Aug 292014
 

If you manage a server with many different users or just your family computer you will probably have many different accounts to manage, and one important aspect of any account it’s its password.

In this small article I’ll show you how to use the basic passwd command but also how to do some small bash script or use a web application, if you have a more complex environment, such as a central ldap server that keep all your accounts information.



1) Passwd

First method to change the password for an account, the good and old passwd command.
The passwd command changes passwords for user accounts. A normal user may only change the password for his/her own account, while the superuser may change the password for any account. passwd also changes the account or associated password validity period.

Basic usage of passwd as root that want to change the password of user tom in the interactive way:

[root@myhost ~]# passwd tom
Changing password for user tom.
New password: 
Retype new password: 
passwd: all authentication tokens updated successfully.

So just use the command passwd followed by the username, and you’ll change his password.

2) Chpasswd

The command chpasswd is used to change the password of multiple users in batch mode.

The chpasswd command reads a list of user name and password pairs from standard input and uses this information to update a group of existing users. Each line is of the format:

user_name:password

By default the passwords must be supplied in clear-text, and are encrypted by chpasswd.
Also the password age will be updated, if present.

# Chpasswd command is very simple to use 
[ root@myhost ~ ] # echo "tom:1234" | chpasswd
 
# Using the passwd command, you can also change the password in a batch like mode
[ root@myhost ~ ] # echo "1234" | passwd --stdin "tom" 
Changing password for user tom.
 passwd: All authentication tokens Updated successfully.

3) Using expect to build an interactive script

Expect is a program that “talks” to other interactive programs according to a script. Following the script, Expect knows what can be expected from a program and what the correct response should be. An interpreted language provides branching and high-level control structures to direct the dialogue. In addition, the user can take control and interact directly when desired, afterward returning control to the script.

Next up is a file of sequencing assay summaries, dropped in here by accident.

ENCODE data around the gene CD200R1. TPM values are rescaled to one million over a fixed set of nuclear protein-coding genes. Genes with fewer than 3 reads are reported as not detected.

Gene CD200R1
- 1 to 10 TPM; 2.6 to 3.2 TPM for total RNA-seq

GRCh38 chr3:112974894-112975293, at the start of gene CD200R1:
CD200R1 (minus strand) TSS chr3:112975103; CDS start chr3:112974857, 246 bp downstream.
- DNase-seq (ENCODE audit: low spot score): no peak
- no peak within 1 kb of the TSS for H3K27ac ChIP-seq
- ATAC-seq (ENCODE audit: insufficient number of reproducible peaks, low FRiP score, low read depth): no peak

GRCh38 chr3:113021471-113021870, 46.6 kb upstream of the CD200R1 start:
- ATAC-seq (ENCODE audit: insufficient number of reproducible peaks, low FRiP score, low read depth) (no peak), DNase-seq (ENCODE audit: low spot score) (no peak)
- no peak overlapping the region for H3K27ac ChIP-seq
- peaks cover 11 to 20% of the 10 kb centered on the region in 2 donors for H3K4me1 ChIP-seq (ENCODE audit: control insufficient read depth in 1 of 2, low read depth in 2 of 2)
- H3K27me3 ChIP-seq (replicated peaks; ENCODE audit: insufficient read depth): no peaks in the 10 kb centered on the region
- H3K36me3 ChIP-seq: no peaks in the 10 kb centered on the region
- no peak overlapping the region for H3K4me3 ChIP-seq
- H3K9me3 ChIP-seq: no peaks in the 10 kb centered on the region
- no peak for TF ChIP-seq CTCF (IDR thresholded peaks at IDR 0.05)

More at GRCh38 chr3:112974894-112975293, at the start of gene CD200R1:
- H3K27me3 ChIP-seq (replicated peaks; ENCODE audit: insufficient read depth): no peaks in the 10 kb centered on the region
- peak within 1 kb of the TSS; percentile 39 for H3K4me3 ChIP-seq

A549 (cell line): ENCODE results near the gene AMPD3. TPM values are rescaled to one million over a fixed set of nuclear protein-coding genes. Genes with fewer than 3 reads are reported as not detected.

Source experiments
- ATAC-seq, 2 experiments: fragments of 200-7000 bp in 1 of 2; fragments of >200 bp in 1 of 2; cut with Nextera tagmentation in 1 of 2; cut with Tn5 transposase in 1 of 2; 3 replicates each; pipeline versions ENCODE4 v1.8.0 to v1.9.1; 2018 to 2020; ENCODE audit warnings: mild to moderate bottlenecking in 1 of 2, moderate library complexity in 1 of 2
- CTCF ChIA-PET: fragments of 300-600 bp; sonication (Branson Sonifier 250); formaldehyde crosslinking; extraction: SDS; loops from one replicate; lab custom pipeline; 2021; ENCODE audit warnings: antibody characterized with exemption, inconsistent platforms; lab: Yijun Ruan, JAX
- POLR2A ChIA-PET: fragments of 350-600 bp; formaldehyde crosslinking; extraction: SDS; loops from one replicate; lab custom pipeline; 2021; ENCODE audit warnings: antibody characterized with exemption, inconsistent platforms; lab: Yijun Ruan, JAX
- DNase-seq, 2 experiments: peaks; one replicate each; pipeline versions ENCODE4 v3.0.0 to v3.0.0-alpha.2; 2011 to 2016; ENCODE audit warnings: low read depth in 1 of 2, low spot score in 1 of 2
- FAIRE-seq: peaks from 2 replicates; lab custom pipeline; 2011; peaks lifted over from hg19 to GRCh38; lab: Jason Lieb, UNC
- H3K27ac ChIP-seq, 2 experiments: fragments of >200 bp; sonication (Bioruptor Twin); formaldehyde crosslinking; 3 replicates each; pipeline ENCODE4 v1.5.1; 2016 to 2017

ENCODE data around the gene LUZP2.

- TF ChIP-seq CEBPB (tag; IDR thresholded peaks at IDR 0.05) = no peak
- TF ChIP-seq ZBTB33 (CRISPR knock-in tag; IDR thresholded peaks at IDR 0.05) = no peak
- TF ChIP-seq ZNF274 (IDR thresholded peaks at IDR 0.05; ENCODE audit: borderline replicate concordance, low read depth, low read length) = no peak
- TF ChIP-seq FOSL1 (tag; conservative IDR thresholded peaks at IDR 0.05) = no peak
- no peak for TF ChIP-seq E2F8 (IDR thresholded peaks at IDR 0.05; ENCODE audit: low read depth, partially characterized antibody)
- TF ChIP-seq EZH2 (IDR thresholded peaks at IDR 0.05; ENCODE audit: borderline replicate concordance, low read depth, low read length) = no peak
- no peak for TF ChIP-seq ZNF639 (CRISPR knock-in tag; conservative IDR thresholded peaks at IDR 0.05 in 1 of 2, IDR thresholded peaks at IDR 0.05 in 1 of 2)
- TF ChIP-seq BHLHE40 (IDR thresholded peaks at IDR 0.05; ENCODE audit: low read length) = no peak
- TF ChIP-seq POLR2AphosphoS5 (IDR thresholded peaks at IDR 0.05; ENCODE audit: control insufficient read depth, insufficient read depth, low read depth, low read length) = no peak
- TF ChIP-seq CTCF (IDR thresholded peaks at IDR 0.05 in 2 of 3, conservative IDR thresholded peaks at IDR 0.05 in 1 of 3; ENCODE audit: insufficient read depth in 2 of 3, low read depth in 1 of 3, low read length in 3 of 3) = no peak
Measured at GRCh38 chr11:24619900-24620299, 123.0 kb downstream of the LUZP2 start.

So we could make a simple script called changepasswd.sh that contains something like this:

#!/bin/sh
# \
exec expect -f "$0" "$@"
if { $argc != 2 } {
    puts "Usage: $argv0  "
    exit 1
}
set password [lindex $argv 1]
spawn passwd [lindex $argv 0]
sleep 1
expect "assword:"
send "$password\r"
expect "assword:"
send "$password\r"
expect eof

And the output will be something similar to this one:

[root@myhost ~]# ./changepasswd.sh tom 1234
spawn passwd tom
Changing password for user tom.
New password: 
BAD PASSWORD: it is too short
BAD PASSWORD: is too simple
Retype new password: 
passwd: all authentication tokens updated successfully.

4) Using a web application

If you have a larger environment probably you are using an LDAP server to manage centrally all your accounts, in this case the above solutions are not useful and you need something that can change the password on your ldap server and that it’s easily usable by your users, I suggest to take a look at the LTB Project.

Self Service Password is a PHP application that allows users to change their password in an LDAP directory.

The application can be used on standard LDAPv3 directories (OpenLDAP, OpenDS, ApacheDS, Sun Oracle DSEE, Novell, etc.) and also on Active Directory.

It has the following features:

  • Samba mode to change Samba passwords
  • Active directory mode
  • Local password policy:
  • Minimum/maximum length
  • Forbidden characters
  • Upper, Lower, Digit or Special characters counters
  • Reuse old password check
  • Complexity (different class of characters)
  • Help messages
  • Reset by questions
  • Reset by mail challenge (token sent by mail)
  • Reset by SMS (trough external Email 2 SMS service)
  • reCAPTCHA (Google API)
  • Mail notification after password change

tlb01

Article provided by Asapy

Reference:

http://smilejay.com/2014/01/linux-change-password/


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